As you say, there are enough weeks in a year for there to be four 13-episode parts. This is true, and each of these parts is a season. However, there aren't always exactly 13 days of each day of the week in season. For example, the summer 2016 season (July-September) will have 14 Saturdays.
As to why shows go for 12 or 13 episodes, it's generally something the anime production companies decide early on in creating an anime (a few months prior to the show airing). Different studios and shows will have their reasons, but either way, there we are. Unless we were there when the decision was made in some board room, we don't know why a show got 12 episodes over 13.
When the planned season where the show will be airing is about to start, the anime production companies will call the TV stations and ask for time slots. (Generally, TV stations themselves aren't involved in producing anime, only just putting them on TV.) For example, one will call to say "we want to air a show on Saturday nights at 24:30 for the next 12 Saturdays". Another will call asking "we want to air a show on Thursday nights at 24:00 for the next 13 Thursdays". Whether or not they get the slot depends entirely upon whether or not someone else took it yet (and if the price for the slot is worth it).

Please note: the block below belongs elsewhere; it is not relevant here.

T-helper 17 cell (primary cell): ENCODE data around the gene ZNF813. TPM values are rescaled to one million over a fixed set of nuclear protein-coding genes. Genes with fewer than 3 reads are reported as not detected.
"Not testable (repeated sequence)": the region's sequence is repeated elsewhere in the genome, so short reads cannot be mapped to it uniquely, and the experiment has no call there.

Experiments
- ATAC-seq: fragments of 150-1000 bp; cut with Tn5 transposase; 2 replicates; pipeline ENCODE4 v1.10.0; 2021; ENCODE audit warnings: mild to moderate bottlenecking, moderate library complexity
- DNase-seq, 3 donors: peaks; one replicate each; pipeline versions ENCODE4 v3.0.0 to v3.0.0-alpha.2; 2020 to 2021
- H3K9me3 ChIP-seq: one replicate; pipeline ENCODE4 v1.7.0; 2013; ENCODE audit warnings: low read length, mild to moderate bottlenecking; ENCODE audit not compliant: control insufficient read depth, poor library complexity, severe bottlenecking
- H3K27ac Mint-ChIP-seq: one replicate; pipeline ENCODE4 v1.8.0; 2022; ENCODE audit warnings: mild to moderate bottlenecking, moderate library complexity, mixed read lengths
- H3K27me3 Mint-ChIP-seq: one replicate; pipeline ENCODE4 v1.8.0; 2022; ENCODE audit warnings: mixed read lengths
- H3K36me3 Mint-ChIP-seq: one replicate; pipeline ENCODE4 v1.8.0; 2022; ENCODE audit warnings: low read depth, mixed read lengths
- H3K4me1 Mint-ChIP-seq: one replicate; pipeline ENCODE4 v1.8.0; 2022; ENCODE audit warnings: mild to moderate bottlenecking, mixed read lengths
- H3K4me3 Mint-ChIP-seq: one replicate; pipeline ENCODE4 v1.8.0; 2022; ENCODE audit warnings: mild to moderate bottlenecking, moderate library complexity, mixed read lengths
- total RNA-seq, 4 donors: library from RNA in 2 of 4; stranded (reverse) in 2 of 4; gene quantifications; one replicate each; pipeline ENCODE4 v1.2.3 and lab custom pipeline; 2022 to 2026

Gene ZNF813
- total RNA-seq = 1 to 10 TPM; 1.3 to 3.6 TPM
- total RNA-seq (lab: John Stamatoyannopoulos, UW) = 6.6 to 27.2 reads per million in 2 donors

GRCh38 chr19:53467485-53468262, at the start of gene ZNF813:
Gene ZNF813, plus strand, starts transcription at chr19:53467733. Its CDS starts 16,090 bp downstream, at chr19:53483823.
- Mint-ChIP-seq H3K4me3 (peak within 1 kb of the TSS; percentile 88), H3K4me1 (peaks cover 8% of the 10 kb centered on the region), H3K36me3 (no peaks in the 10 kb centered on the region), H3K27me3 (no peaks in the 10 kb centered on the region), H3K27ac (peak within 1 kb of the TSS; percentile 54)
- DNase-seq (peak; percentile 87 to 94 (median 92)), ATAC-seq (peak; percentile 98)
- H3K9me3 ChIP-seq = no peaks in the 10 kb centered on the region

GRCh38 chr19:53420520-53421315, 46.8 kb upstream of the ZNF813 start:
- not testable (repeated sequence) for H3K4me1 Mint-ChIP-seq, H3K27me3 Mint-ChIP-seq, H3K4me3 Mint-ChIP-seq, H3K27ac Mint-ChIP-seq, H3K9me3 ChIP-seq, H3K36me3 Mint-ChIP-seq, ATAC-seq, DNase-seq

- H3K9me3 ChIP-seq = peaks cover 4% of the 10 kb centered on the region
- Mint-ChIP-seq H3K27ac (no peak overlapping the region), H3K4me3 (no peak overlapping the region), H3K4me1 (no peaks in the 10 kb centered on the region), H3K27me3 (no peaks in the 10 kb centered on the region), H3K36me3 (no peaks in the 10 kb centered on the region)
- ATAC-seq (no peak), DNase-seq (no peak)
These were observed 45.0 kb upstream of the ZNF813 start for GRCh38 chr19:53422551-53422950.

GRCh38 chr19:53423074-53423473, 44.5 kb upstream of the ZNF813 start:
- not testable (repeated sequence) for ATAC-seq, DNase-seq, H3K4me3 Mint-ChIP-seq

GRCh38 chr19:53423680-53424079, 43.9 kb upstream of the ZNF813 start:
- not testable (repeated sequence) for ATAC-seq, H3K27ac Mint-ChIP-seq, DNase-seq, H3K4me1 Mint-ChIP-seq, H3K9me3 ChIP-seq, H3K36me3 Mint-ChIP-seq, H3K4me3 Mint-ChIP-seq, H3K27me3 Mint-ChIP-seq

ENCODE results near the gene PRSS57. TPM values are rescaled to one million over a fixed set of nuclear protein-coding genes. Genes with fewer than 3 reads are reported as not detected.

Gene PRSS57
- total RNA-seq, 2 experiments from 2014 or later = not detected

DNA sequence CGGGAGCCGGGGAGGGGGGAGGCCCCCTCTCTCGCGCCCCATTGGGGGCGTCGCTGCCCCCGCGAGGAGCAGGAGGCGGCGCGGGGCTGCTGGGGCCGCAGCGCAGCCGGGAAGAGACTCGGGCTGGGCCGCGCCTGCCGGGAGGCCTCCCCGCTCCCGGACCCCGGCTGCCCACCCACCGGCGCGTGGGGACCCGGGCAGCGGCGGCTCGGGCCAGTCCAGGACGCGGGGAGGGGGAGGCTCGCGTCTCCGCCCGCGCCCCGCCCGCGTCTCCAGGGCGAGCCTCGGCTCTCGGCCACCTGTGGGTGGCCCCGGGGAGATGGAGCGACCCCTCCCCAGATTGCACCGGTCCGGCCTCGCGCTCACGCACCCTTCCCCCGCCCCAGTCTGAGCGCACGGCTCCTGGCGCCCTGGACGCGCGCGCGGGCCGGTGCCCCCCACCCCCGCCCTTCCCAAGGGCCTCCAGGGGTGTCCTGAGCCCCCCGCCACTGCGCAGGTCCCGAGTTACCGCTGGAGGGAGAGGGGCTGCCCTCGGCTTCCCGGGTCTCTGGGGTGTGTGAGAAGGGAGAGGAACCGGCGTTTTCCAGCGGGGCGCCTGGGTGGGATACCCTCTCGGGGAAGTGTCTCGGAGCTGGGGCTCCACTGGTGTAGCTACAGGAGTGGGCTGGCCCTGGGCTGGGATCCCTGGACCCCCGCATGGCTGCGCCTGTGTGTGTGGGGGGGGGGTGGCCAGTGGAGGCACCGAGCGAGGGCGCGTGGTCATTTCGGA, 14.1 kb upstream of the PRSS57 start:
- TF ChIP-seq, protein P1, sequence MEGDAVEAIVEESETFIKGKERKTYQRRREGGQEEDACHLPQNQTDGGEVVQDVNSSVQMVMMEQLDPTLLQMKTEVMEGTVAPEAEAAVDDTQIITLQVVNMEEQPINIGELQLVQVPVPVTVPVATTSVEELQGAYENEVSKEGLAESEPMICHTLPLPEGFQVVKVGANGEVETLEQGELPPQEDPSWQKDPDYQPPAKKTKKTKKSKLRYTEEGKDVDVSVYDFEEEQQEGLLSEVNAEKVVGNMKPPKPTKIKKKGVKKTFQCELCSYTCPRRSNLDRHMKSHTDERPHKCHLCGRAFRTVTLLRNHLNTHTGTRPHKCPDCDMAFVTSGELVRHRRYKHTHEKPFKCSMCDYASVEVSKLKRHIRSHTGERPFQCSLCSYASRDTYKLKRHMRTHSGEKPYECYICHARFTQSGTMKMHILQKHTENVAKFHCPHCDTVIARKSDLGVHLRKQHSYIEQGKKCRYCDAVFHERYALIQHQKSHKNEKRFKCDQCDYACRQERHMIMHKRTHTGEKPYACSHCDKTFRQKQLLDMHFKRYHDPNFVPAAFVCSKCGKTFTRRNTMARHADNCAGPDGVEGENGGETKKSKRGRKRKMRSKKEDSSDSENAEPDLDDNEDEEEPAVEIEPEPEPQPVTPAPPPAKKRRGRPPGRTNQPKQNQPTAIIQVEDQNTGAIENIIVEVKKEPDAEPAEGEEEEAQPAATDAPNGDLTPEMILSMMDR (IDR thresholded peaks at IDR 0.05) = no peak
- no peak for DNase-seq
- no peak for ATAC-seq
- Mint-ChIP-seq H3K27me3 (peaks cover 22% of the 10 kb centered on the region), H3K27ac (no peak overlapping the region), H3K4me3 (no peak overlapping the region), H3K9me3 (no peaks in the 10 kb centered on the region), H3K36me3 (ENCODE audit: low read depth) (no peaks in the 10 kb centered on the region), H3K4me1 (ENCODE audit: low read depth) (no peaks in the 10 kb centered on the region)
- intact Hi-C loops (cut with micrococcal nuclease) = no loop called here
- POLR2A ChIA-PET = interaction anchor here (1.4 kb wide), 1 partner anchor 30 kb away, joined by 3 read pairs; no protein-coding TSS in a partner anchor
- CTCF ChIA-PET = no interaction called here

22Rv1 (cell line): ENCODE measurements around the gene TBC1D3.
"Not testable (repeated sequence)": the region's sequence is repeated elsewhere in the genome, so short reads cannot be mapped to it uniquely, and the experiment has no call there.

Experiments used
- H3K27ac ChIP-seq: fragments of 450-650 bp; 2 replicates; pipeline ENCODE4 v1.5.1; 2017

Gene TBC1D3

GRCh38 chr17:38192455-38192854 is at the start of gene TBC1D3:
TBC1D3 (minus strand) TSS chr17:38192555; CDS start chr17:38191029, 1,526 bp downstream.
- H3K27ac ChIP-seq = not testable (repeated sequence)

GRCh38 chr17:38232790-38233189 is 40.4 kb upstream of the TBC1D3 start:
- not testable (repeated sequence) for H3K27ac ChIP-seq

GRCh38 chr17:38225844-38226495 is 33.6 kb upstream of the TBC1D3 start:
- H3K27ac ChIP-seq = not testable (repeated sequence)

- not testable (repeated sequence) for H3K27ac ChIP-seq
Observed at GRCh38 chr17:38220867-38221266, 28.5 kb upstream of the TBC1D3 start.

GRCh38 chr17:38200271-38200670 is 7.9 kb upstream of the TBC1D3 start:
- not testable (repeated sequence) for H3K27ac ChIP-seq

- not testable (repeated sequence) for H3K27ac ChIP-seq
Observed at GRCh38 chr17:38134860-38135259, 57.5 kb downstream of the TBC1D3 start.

Anime TV scheduling is competitive, as is a number of things in the anime production world. Anime production companies will try to be as quick as they can about getting a TV slot, but it usually isn't until relatively close to the start of the anime season that TV stations get a full schedule figured out. TV stations can count on their slots being filled, though, with the wide amount of anime coming out each season nowadays (and they can always rely on reruns otherwise).
So, to sum it up, anime production companies know from early on how many episodes they want. How they decide that is dependent upon the show. When it comes to the TV stations, they just offer up the time slots, that's it. The anime companies take them as soon as they can, for as many nights as they want them.